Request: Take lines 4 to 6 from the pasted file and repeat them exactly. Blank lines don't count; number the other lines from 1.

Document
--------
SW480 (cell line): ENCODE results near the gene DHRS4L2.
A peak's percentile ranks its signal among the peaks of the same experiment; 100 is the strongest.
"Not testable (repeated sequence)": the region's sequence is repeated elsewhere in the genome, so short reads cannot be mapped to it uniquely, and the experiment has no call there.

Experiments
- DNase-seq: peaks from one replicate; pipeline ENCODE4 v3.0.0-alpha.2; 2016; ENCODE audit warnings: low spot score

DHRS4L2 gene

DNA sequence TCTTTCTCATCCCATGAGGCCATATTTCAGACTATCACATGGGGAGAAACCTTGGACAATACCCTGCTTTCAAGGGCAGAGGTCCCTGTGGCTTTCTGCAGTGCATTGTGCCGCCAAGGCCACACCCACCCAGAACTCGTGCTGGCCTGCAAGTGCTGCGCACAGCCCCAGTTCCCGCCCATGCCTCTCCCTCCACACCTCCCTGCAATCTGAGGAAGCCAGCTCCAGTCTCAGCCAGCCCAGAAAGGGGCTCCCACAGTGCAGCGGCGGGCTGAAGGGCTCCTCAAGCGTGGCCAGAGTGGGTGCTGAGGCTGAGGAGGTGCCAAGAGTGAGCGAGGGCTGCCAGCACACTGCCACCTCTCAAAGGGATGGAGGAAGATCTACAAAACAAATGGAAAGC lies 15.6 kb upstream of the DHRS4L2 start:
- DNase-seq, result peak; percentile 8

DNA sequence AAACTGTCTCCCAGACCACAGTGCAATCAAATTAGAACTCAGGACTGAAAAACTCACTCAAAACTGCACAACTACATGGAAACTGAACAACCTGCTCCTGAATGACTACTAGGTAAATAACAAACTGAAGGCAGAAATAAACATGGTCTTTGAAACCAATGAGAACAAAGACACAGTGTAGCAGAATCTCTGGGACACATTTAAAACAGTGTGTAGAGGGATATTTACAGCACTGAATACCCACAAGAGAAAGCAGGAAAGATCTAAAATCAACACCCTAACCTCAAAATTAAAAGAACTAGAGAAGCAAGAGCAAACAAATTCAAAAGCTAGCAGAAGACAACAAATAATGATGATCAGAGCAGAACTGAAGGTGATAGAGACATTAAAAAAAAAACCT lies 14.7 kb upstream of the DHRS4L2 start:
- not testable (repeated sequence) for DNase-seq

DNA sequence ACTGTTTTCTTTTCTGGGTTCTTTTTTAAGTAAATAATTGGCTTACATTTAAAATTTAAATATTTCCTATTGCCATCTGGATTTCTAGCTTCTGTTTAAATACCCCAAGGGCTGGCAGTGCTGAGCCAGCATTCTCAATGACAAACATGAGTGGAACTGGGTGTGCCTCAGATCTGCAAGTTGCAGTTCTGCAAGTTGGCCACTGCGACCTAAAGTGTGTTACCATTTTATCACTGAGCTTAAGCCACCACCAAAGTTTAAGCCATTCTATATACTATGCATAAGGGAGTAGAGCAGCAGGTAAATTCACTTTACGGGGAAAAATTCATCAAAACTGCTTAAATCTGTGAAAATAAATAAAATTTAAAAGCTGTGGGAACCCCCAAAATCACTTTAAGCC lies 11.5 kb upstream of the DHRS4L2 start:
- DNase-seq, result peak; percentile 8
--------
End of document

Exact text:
Experiments
- DNase-seq: peaks from one replicate; pipeline ENCODE4 v3.0.0-alpha.2; 2016; ENCODE audit warnings: low spot score

DHRS4L2 gene